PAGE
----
It seems clear that the development and deployment of an artificial superintelligence, or ASI, would require tremendous energy requirements. Whether this poses an insurmountable barrier to the emergence of artificial general intelligence is discussed in "The Energy Challenges of Artificial Superintelligence", a talk by Klaus M. Stiefel of Silliman University and Neurolinx Research Institute. The talk is part of OFAI's 2023 Fall Lecture Series.
Members of the public are cordially invited to attend the talk in person (OFAI, Freyung 6/6/7, 1010 Vienna) or via Zoom on Wednesday, 13 December 2023 at 18:30 CET (UTC+1):
Meeting ID: 842 8244 2460
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Talk abstract: We argue here that contemporary semiconductor computing technology poses a significant if not insurmountable barrier to the emergence of any artificial general intelligence system, let alone one anticipated by many to be “superintelligent”. This limit on artificial superintelligence (ASI) emerges from the energy requirements of a system that would be more intelligent but orders of magnitude less efficient in energy use than human brains. An ASI would have to supersede not only a single brain but a large population given the effects of collective behavior on the advancement of societies, further multiplying the energy requirement. A hypothetical ASI would likely consume orders of magnitude more energy than what is available in highly-industrialized nations. We estimate the energy use of ASI with an equation we term the “Erasi equation”, for the Energy Requirement for Artificial SuperIntelligence. Additional efficiency consequences will emerge from the current unfocussed and scattered developmental trajectory of AI research. Taken together, these arguments suggest that the emergence of an ASI is highly unlikely in the foreseeable future based on current computer architectures, primarily due to energy constraints, with biomimicry or other new technologies being possible solutions.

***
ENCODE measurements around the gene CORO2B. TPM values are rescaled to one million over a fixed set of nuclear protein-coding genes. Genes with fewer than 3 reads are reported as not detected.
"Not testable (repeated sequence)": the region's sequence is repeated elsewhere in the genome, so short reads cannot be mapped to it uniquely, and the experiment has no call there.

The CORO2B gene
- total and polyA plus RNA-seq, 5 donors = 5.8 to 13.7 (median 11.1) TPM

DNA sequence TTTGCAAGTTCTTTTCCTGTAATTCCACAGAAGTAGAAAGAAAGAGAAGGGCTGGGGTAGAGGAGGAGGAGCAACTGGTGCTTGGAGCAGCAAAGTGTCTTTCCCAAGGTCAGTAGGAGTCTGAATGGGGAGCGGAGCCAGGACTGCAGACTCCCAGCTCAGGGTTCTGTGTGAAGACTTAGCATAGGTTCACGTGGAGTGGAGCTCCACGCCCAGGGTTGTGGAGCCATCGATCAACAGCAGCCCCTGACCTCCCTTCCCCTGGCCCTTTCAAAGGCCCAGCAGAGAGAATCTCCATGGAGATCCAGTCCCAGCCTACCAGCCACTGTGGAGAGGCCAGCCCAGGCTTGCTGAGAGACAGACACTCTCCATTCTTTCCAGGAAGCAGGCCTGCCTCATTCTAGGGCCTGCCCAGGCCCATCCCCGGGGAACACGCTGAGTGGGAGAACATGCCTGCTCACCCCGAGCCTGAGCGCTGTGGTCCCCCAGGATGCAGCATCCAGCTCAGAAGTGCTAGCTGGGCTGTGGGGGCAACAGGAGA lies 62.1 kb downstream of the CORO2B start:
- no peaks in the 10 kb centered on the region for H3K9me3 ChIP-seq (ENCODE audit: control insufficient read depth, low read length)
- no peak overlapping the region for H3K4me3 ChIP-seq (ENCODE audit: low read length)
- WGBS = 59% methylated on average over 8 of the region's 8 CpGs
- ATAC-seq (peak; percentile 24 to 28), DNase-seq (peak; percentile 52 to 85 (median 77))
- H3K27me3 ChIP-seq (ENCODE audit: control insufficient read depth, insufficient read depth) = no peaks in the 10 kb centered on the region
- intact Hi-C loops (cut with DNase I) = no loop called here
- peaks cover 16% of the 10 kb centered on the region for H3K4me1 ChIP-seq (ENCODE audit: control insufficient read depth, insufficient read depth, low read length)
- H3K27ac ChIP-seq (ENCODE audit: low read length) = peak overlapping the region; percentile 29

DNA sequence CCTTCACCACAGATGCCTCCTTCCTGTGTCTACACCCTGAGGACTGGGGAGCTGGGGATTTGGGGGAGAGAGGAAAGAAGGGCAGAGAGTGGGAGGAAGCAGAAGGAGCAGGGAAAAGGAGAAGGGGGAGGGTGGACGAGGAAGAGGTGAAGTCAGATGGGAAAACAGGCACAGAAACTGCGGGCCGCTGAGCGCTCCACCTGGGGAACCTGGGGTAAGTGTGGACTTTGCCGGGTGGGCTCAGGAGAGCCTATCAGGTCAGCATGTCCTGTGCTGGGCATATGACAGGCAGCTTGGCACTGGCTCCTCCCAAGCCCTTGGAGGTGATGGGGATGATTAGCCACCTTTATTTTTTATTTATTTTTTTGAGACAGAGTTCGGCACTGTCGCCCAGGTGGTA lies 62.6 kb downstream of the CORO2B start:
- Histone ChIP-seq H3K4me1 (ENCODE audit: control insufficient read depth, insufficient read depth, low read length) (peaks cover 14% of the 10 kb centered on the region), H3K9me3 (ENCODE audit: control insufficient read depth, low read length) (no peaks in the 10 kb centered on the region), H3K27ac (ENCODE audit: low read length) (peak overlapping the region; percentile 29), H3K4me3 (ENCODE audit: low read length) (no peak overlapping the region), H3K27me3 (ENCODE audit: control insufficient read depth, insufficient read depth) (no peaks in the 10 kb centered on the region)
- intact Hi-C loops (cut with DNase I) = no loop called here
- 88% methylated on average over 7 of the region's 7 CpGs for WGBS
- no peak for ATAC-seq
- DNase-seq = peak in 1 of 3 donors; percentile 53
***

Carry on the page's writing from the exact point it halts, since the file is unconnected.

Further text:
Speaker biography: Dr. Klaus M. Stiefel did his undergraduate studies at the University of Vienna, and his doctoral work at the Max Planck Institute for Brain Research in Frankfurt, Germany. He then spent time at the Salk Institute in La Jolla, CA, USA, at OIST in Okinawa, at the University of Western Sydney in Australia and is presently based at Silliman University in the Philippines. Klaus is interested in fish ecology & biodiversity and in computational neuroscience.